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Web Development

Using fonts and styles in HTML

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A customer has asked me about the fonts used on a particular page of their site. I had to answer that I was sorry to say that it isn’t that simple and the following is a little complex, but explains everything that you need to know about the use of fonts and styles in modern HTML.Fonts

What you have to understand, first, is that HTML is very unlike something like Word. If you make a Word document, you are certain that the end-user has the same fonts , installed on their machine as you do, since both have Word (or a Word viewer) installed. However, with HTML, universality is the key. It has to work on any system and we don’t know what is installed on that end-user’s system.

Did you ever set a non-default zoom level or text-size, in your browser? Not everyone is viewing it (especially these days) in a ‘normal’ FireFox, IE, Opera, Chrome or Safari browser. Did you ever try to look at your site on a Mac or Linux machine? Did you ever look at your site on a simple mobile phone, which may ignore style, completely? You see, it must work reasonably well, function identically and look as much the same as is possible, in all browsers, regardless of settings , which is what both CMSs (Content Management Systems), such as Joomla and, also, my own work endeavors to achieve.

Therefore, we don’t deal with fonts, in HTML, in the same way at all, as a word processor. We use, instead, font-families. A font-family is a list of fonts. If the first font is not available, then the next is used and so on. If none of the fonts in the font-family are available, then the browser’s default font is used (usually either Courier or Arial, for Roman characters, such as used in e.g.  English and Dutch).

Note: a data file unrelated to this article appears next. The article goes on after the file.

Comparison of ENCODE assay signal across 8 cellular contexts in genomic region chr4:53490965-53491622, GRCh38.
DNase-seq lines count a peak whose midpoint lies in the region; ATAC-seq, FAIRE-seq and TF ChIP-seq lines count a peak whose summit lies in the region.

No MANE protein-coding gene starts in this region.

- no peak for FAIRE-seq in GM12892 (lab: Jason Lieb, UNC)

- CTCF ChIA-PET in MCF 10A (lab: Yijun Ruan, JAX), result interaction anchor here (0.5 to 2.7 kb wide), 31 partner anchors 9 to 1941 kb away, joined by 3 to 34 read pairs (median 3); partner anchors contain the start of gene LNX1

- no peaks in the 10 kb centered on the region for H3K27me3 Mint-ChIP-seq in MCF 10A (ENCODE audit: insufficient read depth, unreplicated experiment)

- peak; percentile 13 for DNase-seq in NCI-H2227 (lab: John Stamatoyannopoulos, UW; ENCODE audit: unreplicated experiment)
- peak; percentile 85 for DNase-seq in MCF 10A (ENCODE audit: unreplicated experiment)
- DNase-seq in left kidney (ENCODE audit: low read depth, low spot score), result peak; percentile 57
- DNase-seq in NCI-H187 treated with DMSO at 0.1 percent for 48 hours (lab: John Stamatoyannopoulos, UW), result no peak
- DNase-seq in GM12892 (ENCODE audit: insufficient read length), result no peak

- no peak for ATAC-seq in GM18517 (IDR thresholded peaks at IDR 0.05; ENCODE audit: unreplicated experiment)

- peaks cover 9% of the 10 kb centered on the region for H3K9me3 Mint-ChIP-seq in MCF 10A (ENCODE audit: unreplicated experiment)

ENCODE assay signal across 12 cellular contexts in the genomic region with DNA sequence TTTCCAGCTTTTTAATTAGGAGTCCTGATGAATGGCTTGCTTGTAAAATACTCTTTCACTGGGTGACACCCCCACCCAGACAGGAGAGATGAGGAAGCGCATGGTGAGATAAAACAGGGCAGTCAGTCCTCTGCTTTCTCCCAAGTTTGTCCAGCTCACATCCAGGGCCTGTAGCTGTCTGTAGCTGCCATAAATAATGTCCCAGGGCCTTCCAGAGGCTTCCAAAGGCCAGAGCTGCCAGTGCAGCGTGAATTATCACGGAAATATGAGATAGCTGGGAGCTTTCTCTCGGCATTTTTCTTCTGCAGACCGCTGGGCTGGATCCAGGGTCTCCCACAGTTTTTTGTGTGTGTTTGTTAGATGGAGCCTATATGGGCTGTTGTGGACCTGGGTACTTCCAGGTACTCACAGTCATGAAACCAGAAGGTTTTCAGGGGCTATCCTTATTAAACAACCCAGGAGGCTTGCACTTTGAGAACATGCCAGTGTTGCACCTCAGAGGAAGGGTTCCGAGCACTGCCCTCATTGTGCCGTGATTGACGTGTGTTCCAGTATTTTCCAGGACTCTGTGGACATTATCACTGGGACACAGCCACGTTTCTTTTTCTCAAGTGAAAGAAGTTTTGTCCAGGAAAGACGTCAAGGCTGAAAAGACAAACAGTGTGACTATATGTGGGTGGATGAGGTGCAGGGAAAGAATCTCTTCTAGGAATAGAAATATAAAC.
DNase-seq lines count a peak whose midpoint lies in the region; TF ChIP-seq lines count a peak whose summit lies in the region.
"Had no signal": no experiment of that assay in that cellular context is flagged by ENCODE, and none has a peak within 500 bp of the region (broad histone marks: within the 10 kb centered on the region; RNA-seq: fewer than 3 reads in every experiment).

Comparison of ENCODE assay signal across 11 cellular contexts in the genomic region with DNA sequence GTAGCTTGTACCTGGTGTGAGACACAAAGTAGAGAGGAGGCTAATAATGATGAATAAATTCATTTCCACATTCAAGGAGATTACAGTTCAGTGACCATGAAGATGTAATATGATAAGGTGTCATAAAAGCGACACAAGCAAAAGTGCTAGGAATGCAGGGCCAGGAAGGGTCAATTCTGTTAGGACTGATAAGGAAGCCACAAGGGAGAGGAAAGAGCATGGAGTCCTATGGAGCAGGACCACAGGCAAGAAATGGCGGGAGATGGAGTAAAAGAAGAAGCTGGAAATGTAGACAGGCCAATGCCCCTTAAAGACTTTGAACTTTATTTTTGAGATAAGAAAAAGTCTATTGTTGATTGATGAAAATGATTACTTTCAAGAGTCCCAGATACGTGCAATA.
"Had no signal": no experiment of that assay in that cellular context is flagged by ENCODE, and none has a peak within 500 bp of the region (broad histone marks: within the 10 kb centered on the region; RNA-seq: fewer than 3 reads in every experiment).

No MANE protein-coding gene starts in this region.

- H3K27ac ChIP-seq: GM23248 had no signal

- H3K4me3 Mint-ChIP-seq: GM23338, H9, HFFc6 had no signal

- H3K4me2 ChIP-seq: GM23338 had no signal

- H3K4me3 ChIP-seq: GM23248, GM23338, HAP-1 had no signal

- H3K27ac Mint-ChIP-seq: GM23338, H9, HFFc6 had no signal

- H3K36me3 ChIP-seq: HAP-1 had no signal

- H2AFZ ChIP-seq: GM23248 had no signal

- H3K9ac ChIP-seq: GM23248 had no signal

In fact, we don’t even directly deal with font-families. It is possible to attempt to force a font-family (and/or font-size), for a particular part of the text, in HTML, but this is not advised. Instead, CSS (so-called style-sheets) are normally used.

CSS makes life very easy, because something on a page is set to a style (which may also contain a font-family and may contain other stuff like bold, italic, font-color, back-color etc.). Everything, that is set to that style, inherits the elements of the style, such as the font-family. If we change a style in the style-sheet, then everything on the site, that is set to that style, instantly also changes, maintaining consistency, throughout the site.

Therefore, it is best that you do not mess with fonts in the HTML itself, but instead, if you want a particular piece of text to be different, you should tell the editor of your CMS (the customer uses the Joomla Content Management System and the JCE Editor), to use a particular style. If you want the font-family to change, for a particular piece of a page (e.g. a special heading), then you select that piece and then, in the editor, select a style. Please, do NOT select a font or font-size. It is not the ‘correct’ way to use HTML, even though, since it is possible to do, the editor gives you the possibility. If the style that you want does not exist, then you tell me (CSS expert) and I add that style to the style-sheet, so that you can select it from the editor’s drop-down. I have special tools to do all this with.

The default style set for the text body (the default style in the editor is set to ‘div’, which is a standard division of a page), on any page of your (the customer’s) site, according to the template in use, is:

body {
font-family: Arial, Helvetica, sans-serif;
font-size: 13px;
line-height: 150%;
color: #646464;